Is being ‘hangry’ a thing?

How hunger affects your mood.
Published November 4, 2018

With the term “hangry” officially being added to the Oxford English Dictionary earlier this year, we wanted to know, is it really a thing?

Defined by Oxford as “bad-tempered or irritable as a result of hunger,” “hangry” is something we’ve all probably felt at one time or another and the concept has certainly found its way into the collective lexicon with memes across the internet and even Snickers commercials – remember those?

“Being ‘hangry’ is completely real!” says Simon Moore, a family physician and clinical assistant professor of family practice at the University of British Columbia.

“When we haven’t eaten, our blood glucose goes down,” he explains. “This is important – sugar is the fuel for our brain, and if our glucose level plunges too low, we can die within minutes.”

Of course, this doesn’t typically happen when our sugar levels plunge.

“This is because of [a] fail-safe system that our body uses,” Moore says, “which helps harvest glucose stored in our body. In order to launch this system, though, our body uses hormones: epinephrine – more commonly known as adrenaline – and cortisol, a stress hormone. These both have major effects on our mood, and can make us feel anxious, worried, and hangry.”

Psychologist Sal Raichbach of Ambrosia Treatment Center says poor decision-making is directly linked to these feelings.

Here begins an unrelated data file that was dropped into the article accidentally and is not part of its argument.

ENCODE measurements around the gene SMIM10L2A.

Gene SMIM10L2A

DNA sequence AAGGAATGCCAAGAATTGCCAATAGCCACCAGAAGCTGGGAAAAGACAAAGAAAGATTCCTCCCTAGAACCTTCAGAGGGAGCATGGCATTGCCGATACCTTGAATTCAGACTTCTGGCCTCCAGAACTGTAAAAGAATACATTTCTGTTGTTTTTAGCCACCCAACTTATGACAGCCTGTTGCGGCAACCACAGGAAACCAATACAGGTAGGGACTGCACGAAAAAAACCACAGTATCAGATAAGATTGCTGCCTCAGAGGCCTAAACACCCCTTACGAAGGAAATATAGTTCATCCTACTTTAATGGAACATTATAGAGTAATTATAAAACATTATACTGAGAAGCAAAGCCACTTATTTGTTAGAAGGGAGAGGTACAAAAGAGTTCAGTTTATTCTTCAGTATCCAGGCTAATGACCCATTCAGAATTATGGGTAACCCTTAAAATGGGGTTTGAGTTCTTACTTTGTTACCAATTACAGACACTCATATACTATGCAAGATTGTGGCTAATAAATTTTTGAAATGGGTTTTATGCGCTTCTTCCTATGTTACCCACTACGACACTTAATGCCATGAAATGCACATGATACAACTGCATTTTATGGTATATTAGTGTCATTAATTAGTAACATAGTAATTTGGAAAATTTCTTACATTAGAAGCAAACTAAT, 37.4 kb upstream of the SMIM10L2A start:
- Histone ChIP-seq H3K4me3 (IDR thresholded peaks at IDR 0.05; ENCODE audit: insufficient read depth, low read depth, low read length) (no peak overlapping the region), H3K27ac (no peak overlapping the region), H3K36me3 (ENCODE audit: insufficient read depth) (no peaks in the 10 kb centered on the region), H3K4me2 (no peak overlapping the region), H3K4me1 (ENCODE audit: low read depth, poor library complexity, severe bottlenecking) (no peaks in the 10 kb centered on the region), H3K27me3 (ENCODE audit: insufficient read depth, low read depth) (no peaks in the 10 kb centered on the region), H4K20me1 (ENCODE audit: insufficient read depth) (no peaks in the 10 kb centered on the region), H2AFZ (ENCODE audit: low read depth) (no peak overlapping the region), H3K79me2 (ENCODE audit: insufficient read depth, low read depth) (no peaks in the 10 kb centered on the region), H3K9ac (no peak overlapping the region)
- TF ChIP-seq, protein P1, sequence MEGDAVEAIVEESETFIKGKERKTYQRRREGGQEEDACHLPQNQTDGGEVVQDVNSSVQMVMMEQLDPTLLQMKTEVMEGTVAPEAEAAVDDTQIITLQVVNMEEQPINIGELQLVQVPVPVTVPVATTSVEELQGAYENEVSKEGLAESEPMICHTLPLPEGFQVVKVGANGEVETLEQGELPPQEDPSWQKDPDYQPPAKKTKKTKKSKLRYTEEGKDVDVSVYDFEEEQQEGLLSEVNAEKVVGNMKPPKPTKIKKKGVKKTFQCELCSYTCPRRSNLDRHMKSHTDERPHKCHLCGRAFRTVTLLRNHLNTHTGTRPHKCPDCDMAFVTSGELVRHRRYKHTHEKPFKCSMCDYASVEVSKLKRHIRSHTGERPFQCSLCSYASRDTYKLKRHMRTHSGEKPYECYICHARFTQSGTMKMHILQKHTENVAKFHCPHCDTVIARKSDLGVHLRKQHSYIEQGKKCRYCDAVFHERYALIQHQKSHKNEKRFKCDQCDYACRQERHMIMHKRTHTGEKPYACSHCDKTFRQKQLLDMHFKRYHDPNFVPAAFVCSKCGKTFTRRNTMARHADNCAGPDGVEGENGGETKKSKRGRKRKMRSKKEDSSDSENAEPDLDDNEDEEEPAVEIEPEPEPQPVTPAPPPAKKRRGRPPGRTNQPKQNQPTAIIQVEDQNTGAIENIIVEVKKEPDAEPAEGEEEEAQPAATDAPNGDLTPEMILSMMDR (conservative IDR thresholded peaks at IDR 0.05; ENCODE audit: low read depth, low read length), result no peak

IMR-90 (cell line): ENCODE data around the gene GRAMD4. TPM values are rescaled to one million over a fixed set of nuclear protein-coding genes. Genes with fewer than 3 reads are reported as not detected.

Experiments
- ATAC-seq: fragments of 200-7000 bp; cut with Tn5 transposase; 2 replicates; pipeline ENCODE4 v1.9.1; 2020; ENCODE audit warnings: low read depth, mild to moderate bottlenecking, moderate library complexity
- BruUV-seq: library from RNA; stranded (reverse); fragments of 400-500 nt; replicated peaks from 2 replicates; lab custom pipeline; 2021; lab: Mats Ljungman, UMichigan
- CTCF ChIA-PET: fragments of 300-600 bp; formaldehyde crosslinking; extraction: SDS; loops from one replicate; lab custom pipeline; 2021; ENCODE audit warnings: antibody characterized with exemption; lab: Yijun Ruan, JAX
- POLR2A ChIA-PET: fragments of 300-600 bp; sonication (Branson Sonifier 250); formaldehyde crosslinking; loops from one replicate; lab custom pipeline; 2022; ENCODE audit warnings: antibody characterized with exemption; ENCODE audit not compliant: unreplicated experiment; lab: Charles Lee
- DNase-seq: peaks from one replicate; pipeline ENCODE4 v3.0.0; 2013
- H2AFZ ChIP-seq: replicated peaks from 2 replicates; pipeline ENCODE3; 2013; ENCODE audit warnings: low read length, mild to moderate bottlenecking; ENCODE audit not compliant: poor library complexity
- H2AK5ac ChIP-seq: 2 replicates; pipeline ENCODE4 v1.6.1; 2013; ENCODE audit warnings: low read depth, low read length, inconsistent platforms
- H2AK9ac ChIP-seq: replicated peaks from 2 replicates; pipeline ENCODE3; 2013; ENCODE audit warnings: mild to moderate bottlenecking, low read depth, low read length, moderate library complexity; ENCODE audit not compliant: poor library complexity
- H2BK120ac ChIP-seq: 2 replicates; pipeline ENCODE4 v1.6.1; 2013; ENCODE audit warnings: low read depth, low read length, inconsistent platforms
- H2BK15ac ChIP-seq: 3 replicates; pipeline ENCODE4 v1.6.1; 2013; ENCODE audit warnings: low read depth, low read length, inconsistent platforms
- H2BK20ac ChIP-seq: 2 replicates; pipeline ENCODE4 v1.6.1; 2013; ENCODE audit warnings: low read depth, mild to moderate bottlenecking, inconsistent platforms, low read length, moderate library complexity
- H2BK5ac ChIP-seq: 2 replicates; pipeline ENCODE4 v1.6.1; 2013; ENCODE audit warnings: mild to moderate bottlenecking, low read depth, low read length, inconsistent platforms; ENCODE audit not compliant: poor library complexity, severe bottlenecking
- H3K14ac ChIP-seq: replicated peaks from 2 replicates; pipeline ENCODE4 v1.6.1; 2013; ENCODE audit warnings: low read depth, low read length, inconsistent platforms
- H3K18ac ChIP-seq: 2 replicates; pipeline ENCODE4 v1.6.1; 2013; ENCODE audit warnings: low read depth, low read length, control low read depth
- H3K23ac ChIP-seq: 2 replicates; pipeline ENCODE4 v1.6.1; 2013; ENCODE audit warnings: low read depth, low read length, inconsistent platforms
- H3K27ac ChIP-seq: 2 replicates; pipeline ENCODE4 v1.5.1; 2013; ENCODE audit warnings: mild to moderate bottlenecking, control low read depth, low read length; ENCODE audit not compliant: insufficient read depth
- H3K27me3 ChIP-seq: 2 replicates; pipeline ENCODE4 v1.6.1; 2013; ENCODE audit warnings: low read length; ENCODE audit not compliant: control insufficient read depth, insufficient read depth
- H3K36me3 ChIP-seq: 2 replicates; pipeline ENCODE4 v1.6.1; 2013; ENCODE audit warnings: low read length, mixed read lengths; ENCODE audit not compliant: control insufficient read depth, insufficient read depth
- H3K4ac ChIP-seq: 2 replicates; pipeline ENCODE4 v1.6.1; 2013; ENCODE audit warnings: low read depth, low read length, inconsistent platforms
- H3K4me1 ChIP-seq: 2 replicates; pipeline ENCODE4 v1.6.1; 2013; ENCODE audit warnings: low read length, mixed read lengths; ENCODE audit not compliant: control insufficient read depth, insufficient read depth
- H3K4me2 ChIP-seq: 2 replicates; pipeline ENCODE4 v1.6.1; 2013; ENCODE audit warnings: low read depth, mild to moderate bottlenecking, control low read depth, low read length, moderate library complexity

“Most of us aren’t actually in danger of starvation when we get ‘hangry,’ but our bodies don’t know the difference,” he says.

“In pursuit of food, our emotions take over as a survival mechanism. Poor decision-making is a by-product of these mood changes because we use our emotions to make decisions. Being hungry can also cloud your judgment because it’s extremely difficult to focus on anything other than your hunger.”

Teresa Kay-Aba Kennedy, a success and wellness coach and CEO of Power Living Enterprises, says “hangry” is a real state of being and can not only affect our decision-making skills but can cause impulsive behaviour.

“If you have an important decision to make under a deadline, a big presentation at work that demands high energy, or anything that requires your concentration, don’t do it on an empty stomach,” she says, adding that we should “avoid major purchases and financial decisions.”

“You may take your credit card out for something you’ll regret later,” Kennedy says.

“Also, avoid any heated conversations with your significant other when hungry. You’ll be more likely to snap at your partner, and will certainly not be the patient and attentive listener.”

She also advises against going grocery shopping while hangry.

“If you decide to go grocery shopping when your stomach is growling you’re likely to pick up that extra bag of cookies or chips simply for immediate gratification, even if dinner is coming soon,” Kennedy says. “Instead, pack some healthy snacks with you always so you can avoid the hanger effects.”

To keep your hangriness at bay, stay stocked up on smart snacks like these